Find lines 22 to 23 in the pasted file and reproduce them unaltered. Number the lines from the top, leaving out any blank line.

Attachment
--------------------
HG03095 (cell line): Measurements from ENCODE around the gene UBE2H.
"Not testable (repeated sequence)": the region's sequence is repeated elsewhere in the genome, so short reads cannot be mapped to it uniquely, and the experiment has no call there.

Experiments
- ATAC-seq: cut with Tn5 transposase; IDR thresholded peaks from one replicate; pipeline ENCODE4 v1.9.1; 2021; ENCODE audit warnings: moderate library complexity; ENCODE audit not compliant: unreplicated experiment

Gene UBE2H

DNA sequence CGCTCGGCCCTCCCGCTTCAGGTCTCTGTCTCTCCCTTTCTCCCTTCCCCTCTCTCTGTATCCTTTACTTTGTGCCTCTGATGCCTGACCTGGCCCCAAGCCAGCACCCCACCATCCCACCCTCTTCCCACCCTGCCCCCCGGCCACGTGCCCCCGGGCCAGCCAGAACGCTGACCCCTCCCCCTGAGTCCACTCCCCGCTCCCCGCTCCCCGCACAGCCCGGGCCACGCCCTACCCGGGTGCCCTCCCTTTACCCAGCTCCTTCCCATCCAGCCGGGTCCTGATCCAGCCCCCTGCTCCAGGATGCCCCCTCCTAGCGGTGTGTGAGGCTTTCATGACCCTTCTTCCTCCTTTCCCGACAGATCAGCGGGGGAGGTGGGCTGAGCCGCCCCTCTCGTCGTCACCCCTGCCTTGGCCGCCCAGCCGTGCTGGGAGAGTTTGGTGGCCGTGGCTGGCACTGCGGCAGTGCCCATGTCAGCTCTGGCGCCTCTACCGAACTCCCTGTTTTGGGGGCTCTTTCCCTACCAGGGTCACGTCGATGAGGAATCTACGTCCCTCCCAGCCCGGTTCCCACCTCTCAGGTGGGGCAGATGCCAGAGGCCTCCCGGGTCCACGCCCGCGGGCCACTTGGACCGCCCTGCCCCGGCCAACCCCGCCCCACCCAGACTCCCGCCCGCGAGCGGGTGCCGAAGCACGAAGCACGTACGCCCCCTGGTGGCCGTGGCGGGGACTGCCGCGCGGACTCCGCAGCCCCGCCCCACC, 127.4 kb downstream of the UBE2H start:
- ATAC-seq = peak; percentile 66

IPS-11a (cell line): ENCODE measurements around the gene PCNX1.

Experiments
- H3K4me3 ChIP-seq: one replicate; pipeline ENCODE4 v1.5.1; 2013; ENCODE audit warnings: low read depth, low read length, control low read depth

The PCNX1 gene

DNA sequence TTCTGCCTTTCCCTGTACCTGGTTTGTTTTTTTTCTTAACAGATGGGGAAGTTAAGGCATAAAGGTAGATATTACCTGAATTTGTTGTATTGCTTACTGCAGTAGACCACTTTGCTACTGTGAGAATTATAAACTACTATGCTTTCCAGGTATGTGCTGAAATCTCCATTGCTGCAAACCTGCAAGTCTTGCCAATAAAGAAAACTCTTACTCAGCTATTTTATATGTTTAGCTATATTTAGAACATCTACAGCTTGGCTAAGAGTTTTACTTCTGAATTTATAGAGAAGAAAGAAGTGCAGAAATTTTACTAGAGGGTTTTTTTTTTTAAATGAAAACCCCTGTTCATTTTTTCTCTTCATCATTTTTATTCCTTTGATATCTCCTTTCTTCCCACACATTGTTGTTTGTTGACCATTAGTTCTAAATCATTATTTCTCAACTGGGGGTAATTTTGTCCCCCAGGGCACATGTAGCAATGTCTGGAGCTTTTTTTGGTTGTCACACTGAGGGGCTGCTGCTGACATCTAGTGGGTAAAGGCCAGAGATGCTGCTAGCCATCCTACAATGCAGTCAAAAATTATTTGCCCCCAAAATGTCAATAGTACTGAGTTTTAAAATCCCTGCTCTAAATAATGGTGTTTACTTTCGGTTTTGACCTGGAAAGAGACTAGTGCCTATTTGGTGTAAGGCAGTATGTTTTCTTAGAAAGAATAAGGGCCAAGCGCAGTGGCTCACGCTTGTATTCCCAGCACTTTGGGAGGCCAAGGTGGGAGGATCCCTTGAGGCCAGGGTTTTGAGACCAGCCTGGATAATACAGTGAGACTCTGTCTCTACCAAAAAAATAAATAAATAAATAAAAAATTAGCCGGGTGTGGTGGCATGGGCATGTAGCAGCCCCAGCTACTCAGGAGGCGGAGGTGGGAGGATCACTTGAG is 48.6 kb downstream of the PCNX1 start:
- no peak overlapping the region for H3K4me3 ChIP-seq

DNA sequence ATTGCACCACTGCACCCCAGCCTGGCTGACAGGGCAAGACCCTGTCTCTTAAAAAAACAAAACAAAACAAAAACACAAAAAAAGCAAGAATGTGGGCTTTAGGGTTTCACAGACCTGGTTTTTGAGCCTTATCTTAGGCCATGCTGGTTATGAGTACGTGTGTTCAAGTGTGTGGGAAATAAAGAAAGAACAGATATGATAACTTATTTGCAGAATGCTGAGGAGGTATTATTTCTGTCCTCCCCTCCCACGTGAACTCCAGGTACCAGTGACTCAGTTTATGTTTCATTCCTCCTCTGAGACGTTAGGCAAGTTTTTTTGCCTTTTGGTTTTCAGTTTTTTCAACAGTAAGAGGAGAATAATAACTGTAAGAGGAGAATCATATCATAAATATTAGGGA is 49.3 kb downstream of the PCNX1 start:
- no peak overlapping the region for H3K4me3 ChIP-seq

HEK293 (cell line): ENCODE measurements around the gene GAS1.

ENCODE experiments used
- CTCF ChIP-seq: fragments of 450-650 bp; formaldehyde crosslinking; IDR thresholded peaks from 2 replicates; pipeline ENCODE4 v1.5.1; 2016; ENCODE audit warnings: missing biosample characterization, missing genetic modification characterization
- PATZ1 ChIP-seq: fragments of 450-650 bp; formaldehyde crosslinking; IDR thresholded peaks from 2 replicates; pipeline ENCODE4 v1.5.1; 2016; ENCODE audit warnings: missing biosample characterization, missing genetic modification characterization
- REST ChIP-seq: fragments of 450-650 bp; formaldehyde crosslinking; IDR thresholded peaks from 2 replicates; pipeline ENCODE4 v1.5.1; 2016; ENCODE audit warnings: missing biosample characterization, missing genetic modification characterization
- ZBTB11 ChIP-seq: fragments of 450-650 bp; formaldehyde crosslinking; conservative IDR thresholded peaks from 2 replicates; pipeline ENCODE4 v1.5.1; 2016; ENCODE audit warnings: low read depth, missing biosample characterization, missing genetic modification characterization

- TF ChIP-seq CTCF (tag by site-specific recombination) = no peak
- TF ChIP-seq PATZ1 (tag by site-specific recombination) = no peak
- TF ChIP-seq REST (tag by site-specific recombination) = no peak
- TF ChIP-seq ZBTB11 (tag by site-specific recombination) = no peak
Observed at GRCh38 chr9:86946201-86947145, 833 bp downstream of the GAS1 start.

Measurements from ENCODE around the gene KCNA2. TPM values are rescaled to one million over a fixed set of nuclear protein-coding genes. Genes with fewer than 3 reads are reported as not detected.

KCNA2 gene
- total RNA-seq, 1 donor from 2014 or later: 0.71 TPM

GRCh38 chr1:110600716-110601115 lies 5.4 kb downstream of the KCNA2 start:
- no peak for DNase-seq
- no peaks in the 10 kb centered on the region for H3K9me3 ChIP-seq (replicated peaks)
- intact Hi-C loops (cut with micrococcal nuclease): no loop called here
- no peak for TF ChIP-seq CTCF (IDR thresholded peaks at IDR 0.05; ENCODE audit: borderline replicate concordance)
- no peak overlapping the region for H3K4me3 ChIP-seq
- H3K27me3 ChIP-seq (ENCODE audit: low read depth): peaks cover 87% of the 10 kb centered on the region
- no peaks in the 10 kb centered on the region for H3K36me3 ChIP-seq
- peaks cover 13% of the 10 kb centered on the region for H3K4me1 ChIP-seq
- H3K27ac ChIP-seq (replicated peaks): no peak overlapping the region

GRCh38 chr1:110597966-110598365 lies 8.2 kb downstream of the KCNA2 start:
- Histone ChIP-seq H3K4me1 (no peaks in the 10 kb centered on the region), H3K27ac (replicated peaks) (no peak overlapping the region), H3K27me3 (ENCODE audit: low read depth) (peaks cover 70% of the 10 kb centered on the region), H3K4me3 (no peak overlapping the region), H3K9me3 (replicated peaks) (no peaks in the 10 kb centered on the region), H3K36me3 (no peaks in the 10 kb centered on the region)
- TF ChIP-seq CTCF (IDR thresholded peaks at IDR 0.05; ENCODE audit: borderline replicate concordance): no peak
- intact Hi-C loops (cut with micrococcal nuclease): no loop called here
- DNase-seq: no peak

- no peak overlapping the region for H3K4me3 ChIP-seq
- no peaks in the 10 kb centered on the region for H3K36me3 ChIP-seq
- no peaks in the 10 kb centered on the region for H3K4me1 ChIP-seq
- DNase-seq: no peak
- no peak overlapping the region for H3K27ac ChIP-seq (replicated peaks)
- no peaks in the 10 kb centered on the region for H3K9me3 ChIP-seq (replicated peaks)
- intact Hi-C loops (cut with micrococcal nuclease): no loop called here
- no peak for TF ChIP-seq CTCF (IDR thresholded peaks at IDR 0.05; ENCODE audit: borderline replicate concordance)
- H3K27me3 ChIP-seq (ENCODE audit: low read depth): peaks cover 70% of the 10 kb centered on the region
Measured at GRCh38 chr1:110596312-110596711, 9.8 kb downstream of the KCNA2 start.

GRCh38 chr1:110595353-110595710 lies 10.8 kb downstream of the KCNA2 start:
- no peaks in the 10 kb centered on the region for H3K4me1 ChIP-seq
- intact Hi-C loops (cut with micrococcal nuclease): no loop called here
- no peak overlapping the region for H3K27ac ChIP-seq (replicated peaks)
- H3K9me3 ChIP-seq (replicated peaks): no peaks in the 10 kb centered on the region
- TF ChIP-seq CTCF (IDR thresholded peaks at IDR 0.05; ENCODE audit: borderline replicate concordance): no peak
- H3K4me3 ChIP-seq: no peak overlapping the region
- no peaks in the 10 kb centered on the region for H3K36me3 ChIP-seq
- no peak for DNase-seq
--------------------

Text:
- TF ChIP-seq CTCF (tag by site-specific recombination) = no peak
- TF ChIP-seq PATZ1 (tag by site-specific recombination) = no peak